# Simplifying the integral of dirac delta functions

1. Oct 21, 2009

### sleventh

hello all,
i am unaware of how to handle a delta function. from what i read online the integral will be 1 from one point to another since at zero the "function" is infinite. overall though i dont think i know the material well enough to trust my answer. and help on how to take the integral of a dirac delta function would be much appreciated. the kind of problems im dealing with are similar to
$$\int$$e^(-x^2) $$\delta$$(x+1)[1-cos(5 (pi/2) x)] dx from -infinity to 0
for this i solved the delta function for when x+1=0 since that is the only time when the function will have a value. i then subbed -1 for all x's and took the integral, assuming the delta function became 1.
thank you very much for help

2. Oct 21, 2009

### tiny-tim

hello sleventh!

(have a delta: δ )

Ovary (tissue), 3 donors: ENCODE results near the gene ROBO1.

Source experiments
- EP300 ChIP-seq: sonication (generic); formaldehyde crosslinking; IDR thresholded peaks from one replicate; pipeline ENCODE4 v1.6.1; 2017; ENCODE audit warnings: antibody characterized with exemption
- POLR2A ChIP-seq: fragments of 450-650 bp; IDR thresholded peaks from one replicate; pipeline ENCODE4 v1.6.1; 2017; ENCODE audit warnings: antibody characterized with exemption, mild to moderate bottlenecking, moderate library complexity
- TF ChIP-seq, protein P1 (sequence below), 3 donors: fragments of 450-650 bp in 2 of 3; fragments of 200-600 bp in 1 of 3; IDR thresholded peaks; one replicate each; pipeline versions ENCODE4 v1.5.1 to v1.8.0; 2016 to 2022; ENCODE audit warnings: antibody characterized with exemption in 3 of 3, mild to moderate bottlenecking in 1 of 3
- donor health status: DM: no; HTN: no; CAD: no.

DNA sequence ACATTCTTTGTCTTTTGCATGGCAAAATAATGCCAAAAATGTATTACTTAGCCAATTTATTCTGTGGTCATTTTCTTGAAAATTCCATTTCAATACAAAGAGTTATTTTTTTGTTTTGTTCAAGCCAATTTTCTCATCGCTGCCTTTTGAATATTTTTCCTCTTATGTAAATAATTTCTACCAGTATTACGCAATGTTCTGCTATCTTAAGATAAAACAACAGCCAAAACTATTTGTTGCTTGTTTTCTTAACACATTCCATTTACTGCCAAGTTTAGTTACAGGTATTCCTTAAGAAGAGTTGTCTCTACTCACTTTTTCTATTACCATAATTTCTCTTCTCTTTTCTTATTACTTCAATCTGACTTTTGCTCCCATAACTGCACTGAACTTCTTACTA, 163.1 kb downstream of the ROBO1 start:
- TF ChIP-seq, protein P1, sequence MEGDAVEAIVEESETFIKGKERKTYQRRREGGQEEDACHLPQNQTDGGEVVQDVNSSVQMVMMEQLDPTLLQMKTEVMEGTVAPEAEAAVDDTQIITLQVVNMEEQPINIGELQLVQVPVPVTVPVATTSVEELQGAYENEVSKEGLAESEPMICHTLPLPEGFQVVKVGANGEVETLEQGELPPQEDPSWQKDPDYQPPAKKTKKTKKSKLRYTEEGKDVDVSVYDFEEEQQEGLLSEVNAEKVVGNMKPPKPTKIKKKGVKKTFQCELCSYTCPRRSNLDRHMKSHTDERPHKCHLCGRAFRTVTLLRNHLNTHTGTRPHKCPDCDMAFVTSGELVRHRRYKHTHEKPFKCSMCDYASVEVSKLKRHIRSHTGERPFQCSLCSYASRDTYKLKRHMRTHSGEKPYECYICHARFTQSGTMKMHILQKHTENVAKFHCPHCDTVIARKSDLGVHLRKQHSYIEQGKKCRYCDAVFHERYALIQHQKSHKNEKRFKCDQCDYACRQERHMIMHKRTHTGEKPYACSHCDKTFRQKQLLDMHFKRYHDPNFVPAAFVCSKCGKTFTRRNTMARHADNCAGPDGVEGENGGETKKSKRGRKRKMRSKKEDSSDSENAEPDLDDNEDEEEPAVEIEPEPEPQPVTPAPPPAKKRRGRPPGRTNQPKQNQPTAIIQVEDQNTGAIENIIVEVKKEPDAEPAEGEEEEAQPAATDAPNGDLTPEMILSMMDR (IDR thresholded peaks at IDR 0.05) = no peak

no, there's no integral in the result …

δ is defined by the property ∫ δ(x) f(x) dx = f(0) for any f.

Put F(x) = f(x-1).

Then ∫ δ(x+1) f(x) dx = ∫ δ(x) f(x-1) dx = ∫ δ(x) F(x) dx = F(0) = f(-1).

Do you see how the δ function gets rid of the integral?

3. Oct 21, 2009

### sleventh

hey tiny-tim. thank you very much. that clears up a lot. so if you were to be taking the integral of the above problem from limits 0-∞ (thanks for the copy and paste) would the problem have the same solution as -∞ -0 because you are still subbing in 0 to the f(x-1) adaptation of the function?

4. Oct 21, 2009

### tiny-tim

Hi sleventh!

Any limits have to strictly include the zero of what's inside the δ (which in this case is -1) …

so it can be ∫-∞ or ∫-∞0 or ∫-20,

but not ∫0 or even ∫-1 or ∫-∞-1